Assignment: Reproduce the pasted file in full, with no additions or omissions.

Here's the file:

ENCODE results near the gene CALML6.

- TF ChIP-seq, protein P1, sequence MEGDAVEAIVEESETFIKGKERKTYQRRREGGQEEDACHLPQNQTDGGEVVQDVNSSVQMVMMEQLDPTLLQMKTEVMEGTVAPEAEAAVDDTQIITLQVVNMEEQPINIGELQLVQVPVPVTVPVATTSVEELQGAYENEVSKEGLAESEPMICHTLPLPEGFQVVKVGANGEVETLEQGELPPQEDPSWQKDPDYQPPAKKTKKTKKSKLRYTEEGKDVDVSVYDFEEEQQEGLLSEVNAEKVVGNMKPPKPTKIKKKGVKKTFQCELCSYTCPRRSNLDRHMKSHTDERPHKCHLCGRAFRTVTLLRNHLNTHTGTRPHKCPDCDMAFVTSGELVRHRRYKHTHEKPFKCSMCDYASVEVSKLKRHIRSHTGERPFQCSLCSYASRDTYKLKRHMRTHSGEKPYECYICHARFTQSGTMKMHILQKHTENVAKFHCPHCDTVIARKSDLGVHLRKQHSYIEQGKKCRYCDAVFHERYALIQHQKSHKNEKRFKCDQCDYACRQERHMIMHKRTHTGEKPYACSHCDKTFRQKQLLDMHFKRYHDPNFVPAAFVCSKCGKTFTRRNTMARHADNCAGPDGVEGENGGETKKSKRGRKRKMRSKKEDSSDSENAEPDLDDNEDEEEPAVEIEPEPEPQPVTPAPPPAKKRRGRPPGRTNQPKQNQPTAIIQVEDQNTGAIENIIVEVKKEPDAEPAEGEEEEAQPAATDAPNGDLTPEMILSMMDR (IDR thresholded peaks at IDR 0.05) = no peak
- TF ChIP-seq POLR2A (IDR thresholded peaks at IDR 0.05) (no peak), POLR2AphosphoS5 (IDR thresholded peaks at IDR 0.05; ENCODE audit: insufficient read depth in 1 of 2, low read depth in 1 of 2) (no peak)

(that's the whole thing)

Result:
ENCODE results near the gene CALML6.

- TF ChIP-seq, protein P1, sequence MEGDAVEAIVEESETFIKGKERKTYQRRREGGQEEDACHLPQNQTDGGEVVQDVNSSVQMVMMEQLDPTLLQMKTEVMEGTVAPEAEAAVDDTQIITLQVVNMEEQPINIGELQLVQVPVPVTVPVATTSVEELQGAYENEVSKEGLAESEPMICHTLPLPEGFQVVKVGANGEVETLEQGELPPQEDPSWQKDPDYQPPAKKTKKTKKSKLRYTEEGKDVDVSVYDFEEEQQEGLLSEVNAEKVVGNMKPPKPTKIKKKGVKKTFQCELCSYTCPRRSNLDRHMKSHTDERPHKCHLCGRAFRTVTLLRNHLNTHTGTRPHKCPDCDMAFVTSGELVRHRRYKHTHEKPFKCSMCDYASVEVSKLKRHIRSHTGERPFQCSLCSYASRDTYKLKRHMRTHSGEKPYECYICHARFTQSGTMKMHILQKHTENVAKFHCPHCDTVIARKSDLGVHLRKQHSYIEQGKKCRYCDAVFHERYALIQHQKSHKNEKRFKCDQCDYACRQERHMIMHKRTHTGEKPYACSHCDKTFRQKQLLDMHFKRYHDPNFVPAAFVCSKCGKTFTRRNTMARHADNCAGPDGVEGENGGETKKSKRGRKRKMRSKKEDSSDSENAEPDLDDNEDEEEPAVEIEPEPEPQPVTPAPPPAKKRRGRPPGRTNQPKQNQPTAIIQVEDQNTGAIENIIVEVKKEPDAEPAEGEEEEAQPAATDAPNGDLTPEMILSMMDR (IDR thresholded peaks at IDR 0.05) = no peak
- TF ChIP-seq POLR2A (IDR thresholded peaks at IDR 0.05) (no peak), POLR2AphosphoS5 (IDR thresholded peaks at IDR 0.05; ENCODE audit: insufficient read depth in 1 of 2, low read depth in 1 of 2) (no peak)